Imus has been in the radio game forever and can probably be credited, more than anyone else, with making William Jefferson Clinton the President of the United States in '92, again, the man's a legend. What he said was wrong, there's no getting around that, though a lot of the whole debate is lost on people. His statements mirror prejudices/fears/insecurities that have long existed among African American women and are understandably offensive to the black community as a whole.
Off Wing Opinion, one of my favorite hockey blogs, had an interesting offering from Jason Whitlock that almost led me to blog on the topic. Witlock had this to say:
While we’re fixated on a bad joke cracked by an irrelevant, bad shock jock, I’m sure at least one of the marvelous young women on the Rutgers basketball team is somewhere snapping her fingers to the beat of 50 Cent’s or Snoop Dogg’s or Young Jeezy’s latest ode glorifying nappy-headed pimps and hos.
I ain’t saying Jesse, Al and Vivian are gold-diggas, but they don’t have the heart to mount a legitimate campaign against the real black-folk killas.
The entire article is well worth your time and can be found here. As I said, I was going to sit out this discussion, but then I saw a quote from Snoop Dogg on the fat, pink haired freak's website. Snoop, who regularly raps about "bitches" and ho's" had this to say:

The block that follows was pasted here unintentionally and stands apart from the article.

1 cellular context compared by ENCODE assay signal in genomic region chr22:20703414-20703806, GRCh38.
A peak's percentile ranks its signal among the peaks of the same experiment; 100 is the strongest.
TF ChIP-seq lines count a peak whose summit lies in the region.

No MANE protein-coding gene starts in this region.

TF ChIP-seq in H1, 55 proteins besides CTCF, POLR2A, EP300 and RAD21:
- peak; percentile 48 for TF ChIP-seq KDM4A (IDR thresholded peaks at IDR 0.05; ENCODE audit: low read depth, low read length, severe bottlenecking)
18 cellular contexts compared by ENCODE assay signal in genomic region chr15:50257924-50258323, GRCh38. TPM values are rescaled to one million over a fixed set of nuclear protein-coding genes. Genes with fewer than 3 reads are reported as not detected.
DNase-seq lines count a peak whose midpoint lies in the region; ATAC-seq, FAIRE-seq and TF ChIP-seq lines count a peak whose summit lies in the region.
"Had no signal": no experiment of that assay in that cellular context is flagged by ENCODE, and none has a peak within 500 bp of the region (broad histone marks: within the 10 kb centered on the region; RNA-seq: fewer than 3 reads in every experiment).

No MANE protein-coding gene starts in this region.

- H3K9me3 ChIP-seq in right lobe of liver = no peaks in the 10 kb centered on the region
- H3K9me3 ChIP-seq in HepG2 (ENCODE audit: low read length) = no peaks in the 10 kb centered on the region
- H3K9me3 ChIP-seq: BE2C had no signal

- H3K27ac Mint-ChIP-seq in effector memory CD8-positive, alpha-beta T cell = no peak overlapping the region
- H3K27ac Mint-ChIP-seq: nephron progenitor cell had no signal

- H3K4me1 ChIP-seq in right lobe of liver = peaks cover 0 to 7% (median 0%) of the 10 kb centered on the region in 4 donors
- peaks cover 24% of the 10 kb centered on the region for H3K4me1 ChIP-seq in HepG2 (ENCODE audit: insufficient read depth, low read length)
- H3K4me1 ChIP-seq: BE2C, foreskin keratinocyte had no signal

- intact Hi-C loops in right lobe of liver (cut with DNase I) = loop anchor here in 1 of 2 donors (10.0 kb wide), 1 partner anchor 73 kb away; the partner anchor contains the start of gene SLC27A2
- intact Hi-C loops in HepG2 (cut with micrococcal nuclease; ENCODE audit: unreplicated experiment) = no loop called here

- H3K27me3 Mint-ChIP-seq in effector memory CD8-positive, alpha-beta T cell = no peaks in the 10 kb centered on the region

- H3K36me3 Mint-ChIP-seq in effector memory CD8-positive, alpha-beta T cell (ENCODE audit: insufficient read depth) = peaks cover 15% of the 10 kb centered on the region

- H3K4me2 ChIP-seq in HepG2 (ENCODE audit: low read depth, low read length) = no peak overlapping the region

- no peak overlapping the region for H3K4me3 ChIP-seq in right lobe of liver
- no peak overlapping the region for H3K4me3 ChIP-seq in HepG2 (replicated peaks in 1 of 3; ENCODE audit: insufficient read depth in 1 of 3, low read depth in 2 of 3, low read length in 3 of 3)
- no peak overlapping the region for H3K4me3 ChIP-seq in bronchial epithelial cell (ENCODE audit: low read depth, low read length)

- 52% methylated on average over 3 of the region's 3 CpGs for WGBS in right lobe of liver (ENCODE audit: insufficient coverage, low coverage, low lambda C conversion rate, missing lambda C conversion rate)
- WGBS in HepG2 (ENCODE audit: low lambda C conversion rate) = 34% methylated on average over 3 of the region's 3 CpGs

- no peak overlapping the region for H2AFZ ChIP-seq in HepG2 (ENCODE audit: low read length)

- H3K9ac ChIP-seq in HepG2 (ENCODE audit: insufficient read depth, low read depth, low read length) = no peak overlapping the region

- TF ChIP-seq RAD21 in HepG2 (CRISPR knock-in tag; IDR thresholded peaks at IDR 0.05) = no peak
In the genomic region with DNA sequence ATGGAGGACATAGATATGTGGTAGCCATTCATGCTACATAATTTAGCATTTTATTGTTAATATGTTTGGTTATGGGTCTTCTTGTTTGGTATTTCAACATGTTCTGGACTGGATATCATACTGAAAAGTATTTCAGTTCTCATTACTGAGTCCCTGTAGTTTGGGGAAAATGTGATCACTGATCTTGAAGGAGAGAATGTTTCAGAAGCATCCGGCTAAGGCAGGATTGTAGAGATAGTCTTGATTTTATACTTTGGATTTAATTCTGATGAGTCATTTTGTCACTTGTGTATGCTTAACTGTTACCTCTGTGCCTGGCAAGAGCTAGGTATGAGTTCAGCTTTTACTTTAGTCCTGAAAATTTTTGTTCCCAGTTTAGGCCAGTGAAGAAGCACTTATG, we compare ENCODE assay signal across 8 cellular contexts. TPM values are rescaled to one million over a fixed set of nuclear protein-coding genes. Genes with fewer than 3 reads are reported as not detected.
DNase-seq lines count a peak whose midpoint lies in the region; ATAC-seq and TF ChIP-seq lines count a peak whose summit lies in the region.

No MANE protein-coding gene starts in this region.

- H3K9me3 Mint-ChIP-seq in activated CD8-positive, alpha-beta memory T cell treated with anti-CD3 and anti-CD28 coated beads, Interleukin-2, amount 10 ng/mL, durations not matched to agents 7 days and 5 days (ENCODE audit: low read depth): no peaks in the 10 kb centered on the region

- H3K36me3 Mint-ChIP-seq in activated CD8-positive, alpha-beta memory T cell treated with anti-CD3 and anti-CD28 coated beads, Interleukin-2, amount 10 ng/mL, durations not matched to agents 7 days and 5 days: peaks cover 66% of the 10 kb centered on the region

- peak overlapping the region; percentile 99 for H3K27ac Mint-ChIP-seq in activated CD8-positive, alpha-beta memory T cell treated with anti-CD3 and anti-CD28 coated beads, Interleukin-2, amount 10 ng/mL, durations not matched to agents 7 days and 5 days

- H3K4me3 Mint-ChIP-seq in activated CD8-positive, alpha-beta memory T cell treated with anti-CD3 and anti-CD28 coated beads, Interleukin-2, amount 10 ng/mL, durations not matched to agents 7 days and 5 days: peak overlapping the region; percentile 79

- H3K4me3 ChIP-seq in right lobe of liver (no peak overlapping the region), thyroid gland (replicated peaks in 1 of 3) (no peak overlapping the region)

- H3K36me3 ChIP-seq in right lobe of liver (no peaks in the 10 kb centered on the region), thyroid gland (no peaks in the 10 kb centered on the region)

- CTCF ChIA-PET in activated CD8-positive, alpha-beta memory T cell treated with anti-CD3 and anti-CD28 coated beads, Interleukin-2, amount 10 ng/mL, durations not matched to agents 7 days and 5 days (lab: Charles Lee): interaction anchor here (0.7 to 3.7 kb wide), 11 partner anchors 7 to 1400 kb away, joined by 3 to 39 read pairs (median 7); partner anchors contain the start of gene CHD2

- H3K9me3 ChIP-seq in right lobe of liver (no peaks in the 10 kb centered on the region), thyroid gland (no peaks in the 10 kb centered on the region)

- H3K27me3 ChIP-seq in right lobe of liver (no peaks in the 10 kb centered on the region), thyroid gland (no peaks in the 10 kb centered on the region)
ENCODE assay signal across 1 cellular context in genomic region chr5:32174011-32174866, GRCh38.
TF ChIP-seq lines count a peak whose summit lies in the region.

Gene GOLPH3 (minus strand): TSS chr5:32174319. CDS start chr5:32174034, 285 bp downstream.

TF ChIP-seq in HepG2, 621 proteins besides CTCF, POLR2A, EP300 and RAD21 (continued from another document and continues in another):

"It's a completely different scenario. (Rappers) are not talking about no collegiate basketball girls who have made it to the next level in education and sports. We're talking about hoes that's in the 'hood that ain't doing shit, that's trying to get a nigga for his money. These are two separate things. First of all, we ain't no old-ass white men that sit up on MSNBC going hard on black girls. We are rappers that have these songs coming from our minds and our souls that are relevant to what we feel. I will not let them muthafuckas say we are in the same league as him. Kick him off the air forever."Are. You. Serious? I love hip hop and will defend it to my death (or its death if you don't believe Nas that its already dead). There are a lot of really good, positive rappers out there who have a message that society should be hearing. Hip hop still serves as "Black people's CNN" like Chuck D said, but there is so much crap out there that, as Whitlock points out, is so much more insulting to black women. Snoop, I'm not putting you in the same league as Imus, you and your brethren are clearly in a league of your own. If you, being a black man, are able to make your living by "going hard" on black girls record after record, why can't Imus make one statement, especially because he at least makes a distinction, one that is never clear in Snoop's songs.
This is the definition of a double standard, but nobody cares. The white a&r's and presidents of record labels don't care because its bringing in the money, the rappers don't care because its bringing in the money, but why is it okay? Why is it wrong for Imus to say this on the am dial when you can here so many worse insults against black women on the fm side of the dial?